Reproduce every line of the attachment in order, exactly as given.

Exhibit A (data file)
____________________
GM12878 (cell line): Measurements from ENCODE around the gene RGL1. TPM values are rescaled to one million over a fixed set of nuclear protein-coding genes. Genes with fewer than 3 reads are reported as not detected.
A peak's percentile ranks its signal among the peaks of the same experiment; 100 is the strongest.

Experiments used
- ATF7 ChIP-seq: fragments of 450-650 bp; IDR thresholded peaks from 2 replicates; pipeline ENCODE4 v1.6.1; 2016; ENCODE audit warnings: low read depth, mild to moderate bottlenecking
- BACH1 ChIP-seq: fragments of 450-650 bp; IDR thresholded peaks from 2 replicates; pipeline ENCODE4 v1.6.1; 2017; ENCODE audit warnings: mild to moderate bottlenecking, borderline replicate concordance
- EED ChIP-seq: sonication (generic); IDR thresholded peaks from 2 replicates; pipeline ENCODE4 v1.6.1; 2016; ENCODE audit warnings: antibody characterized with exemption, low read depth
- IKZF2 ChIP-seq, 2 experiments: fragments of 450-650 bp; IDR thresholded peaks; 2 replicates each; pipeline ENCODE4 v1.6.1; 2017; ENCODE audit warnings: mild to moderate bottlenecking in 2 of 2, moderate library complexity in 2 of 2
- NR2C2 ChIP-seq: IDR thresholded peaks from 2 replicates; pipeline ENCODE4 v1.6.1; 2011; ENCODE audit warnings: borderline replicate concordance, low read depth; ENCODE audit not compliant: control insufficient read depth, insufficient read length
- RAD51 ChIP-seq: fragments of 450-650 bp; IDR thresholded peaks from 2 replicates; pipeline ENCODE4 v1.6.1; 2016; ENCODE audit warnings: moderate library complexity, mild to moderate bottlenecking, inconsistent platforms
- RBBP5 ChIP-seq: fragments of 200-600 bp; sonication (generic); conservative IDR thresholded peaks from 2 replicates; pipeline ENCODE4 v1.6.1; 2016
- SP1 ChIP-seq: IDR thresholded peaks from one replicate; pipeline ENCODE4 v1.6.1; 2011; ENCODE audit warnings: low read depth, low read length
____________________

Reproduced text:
GM12878 (cell line): Measurements from ENCODE around the gene RGL1. TPM values are rescaled to one million over a fixed set of nuclear protein-coding genes. Genes with fewer than 3 reads are reported as not detected.
A peak's percentile ranks its signal among the peaks of the same experiment; 100 is the strongest.

Experiments used
- ATF7 ChIP-seq: fragments of 450-650 bp; IDR thresholded peaks from 2 replicates; pipeline ENCODE4 v1.6.1; 2016; ENCODE audit warnings: low read depth, mild to moderate bottlenecking
- BACH1 ChIP-seq: fragments of 450-650 bp; IDR thresholded peaks from 2 replicates; pipeline ENCODE4 v1.6.1; 2017; ENCODE audit warnings: mild to moderate bottlenecking, borderline replicate concordance
- EED ChIP-seq: sonication (generic); IDR thresholded peaks from 2 replicates; pipeline ENCODE4 v1.6.1; 2016; ENCODE audit warnings: antibody characterized with exemption, low read depth
- IKZF2 ChIP-seq, 2 experiments: fragments of 450-650 bp; IDR thresholded peaks; 2 replicates each; pipeline ENCODE4 v1.6.1; 2017; ENCODE audit warnings: mild to moderate bottlenecking in 2 of 2, moderate library complexity in 2 of 2
- NR2C2 ChIP-seq: IDR thresholded peaks from 2 replicates; pipeline ENCODE4 v1.6.1; 2011; ENCODE audit warnings: borderline replicate concordance, low read depth; ENCODE audit not compliant: control insufficient read depth, insufficient read length
- RAD51 ChIP-seq: fragments of 450-650 bp; IDR thresholded peaks from 2 replicates; pipeline ENCODE4 v1.6.1; 2016; ENCODE audit warnings: moderate library complexity, mild to moderate bottlenecking, inconsistent platforms
- RBBP5 ChIP-seq: fragments of 200-600 bp; sonication (generic); conservative IDR thresholded peaks from 2 replicates; pipeline ENCODE4 v1.6.1; 2016
- SP1 ChIP-seq: IDR thresholded peaks from one replicate; pipeline ENCODE4 v1.6.1; 2011; ENCODE audit warnings: low read depth, low read length